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									Afghanistân - A Personal (first-hand) Glimpse - pre-attacks

Mahan Hussain Mirza

We crossed the Chaman border at Dhuhr. The Talibân received us as official
guests of the state. We boarded the Toyota Land Cruiser and 4x4 pick-ups.
The road to Kandahar was devastated. One person sincerely asked, breaking
the eerie silence, "was there ever a road here?" Red signs on either side marked
the danger area - land mines. There were occasional huts along the way selling
juice and chips. The terrain was rocky and desert like. Little girls, boys, men
(and women farther away) would be seen from time to time with shovels (as if
repairing the road for the travellers) with outstretched hands for help, staring at
us as we indifferently zoomed past, leaving them in a trail of dust. As we
entered the city of Kandahar, we saw a sign pointing towards the clinic of Dr.
Laila Siddique, a woman. We arrived the day Mulla Rabbani, the prime
minister, was being laid to rest. As we waited in the burial ground, there was a
terrible sand storm approaching from the north. It could be seen coming in,
taking the entire horizon within its grip. As it hit, breathing became a problem,
and vision impossible. A young Afghan boy offered to share his chadar, a
large piece of fabric that is part of their outfit. I accepted, my anxiety quelled
with his calm poise and comforting smile. He knew that I was not from here.

We shared the same chadar for prayer. Kandahar has cool nights and warm
days, the breeze at night like a cool silky garment. The state guesthouse has
flowers outside where we would sit and gaze at the stars sipping Afghan tea. It
is the city of Mulla 'Umar, known as Amîr-ul-Mu'minîn (commander of the
faithful). We met him in his compound just outside the city. He was moved
there after an attempt on his life in which he lost his wife and child. Beautiful
and lush Afghan gardens with grape vines and pomegranate trees surround the
compound, which is in the shade of a hill identical to Jabal An-Nur (where the
first revelation of the Qur'ân was received).

Mulla 'Umar is extremely shy, soft-spoken, and a man of few words. He led
the prayer and hugged us all, including a gentleman in our group without a
beard. He has one eye, the other lost in battle against the Russians. We met
other leaders and ministers of the Talibân government and heard their story.

They told us that before they took over, the warlords had divided the territories
amongst themselves and no woman or boy was safe from their desires. The
warlords would chase women down, some of who chose to throw themselves
out their apartment window on the fourth floor rather than be captured by these
monsters. They refused a pregnant woman transit in order to see her in labour.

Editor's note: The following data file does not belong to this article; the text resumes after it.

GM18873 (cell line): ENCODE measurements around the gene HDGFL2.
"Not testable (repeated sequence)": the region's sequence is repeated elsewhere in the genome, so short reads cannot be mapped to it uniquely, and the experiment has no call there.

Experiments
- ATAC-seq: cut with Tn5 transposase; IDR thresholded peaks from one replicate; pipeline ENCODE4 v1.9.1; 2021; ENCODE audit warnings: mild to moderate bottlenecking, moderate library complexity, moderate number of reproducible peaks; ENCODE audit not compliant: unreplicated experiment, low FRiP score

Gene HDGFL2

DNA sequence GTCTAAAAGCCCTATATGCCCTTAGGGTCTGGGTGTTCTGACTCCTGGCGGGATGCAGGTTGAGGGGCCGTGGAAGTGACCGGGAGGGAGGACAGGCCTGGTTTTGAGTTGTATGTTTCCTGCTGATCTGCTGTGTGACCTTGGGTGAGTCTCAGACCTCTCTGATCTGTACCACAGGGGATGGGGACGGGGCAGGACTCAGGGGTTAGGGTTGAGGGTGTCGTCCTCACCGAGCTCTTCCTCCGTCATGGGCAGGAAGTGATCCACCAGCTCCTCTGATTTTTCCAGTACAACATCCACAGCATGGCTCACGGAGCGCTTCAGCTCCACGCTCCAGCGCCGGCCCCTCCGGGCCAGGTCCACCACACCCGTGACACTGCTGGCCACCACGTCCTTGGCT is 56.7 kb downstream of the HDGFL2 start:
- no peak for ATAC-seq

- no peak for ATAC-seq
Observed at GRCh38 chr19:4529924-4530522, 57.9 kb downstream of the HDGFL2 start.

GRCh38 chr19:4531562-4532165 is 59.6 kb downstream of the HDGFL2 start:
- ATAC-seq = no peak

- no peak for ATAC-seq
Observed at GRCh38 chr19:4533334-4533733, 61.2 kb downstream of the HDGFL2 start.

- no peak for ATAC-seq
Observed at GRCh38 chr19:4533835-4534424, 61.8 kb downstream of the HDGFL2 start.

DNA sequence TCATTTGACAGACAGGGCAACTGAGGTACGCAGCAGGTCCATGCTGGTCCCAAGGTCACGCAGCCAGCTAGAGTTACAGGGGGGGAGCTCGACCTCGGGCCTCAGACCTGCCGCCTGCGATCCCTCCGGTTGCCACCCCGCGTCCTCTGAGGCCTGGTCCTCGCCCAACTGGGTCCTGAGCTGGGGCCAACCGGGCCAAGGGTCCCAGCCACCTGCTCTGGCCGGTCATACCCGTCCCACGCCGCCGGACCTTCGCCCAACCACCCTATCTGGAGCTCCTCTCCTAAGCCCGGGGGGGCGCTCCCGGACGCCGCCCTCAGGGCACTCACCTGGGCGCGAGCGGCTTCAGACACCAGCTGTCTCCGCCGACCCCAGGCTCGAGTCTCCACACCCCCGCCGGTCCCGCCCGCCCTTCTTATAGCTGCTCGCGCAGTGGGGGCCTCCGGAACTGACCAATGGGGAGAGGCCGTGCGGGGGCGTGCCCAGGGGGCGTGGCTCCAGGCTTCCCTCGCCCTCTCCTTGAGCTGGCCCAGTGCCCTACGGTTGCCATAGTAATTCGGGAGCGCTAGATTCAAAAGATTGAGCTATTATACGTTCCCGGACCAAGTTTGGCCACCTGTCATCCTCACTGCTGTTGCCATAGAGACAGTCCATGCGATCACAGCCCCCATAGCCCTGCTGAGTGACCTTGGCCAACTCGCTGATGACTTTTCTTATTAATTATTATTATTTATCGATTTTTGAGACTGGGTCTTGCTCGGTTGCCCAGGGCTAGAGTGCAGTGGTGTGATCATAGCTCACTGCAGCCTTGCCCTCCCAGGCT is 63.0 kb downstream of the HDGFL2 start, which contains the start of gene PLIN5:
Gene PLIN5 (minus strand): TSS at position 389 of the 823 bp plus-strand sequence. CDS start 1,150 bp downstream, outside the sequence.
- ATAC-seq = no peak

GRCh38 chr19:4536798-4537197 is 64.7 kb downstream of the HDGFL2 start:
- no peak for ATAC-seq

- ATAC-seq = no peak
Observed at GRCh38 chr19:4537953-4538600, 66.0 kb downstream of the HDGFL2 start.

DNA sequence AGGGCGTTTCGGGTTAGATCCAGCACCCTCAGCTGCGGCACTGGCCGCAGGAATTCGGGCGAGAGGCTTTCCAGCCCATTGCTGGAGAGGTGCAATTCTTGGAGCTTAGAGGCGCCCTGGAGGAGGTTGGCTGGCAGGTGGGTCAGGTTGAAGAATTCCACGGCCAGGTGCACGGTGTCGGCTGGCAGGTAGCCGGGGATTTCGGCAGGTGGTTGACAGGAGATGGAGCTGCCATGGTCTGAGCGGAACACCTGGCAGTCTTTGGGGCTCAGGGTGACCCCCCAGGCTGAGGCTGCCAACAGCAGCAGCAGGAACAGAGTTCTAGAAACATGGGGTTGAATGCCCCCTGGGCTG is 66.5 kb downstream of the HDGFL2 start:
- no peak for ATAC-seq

They mercilessly taxed every passer-by. In the face of these circumstances, the
Talibân rose, disarmed the nation, and drove out the warlords (who now oppose
them as the Northern Alliance). The Talibân (students) stood up against these
horrific circumstances, and governance has now been thrust upon them.

They are looking for Muslims to come and invest in building the nation, and
appealed to us to take their case to our people. Their servants could not be told
apart from their leaders, reminiscing the romantic and mystic days of the
pious Caliphate of Islâm. Our flight to Kabul was in a military aircraft. We
boarded from the rear cargo area. Some sat on benches and some on the floor -
I was on the floor. The flight lasted an hour and ten minutes. We were
received in Kabul with the highest state protocol. Two shining black Mercedes
and a coaster took us to Aryana Hotel, where we were served Pepsi and that
irresistible Afghan tea. From the hotel we could see the site where Najibullâh
was hanged.

Kabul is six thousand feet high, surrounded by hills, with natural greenery and
bodies of water, and cold. We toured the city with the Taliban. We saw the
hills that Dostum and Ahmed Shah Masood used to fight each other and
destroy Kabul in the process. No amount of exaggeration is possible to
describe the rubble that remains of the once glimmering city. I sat in the
coaster, silently remembering ayât of the Qur'ân to calm myself. We passed
the school district, where we were told that the university had a thousand
women studying to be doctors. There were programs in place to include girls
in primary education in the mosques, but no arrangements yet for older girls
due to requirements of segregation. The Ballroom of the Intercontinental Hotel
is now a mosque. In the bazaar, I converted a hundred rupees into Afghan
currency to give to the poor, and got a hundred and twenty thousand in return.
On the return flight to Kandahar, I got a place in the cockpit standing behind
the co-pilot.

The crew was in traditional Afghan garb, speaking Pushto. The controls were
in Russian. We returned to Quetta after Friday prayers in Kandahar. I made
the mistake of taking out my remaining Afghan currency to give to poor
children and women outside the mosque and was practically knocked down in
frenzy. Before mounting the car I called a little Afghan boy from amongst the
crowd who had been one of those chasing me and gave him five thousand. I
left with a wrenched heart, looking another beautiful little child in the eyes as
we drove off - her hand outstretched. I still had money in my pocket.

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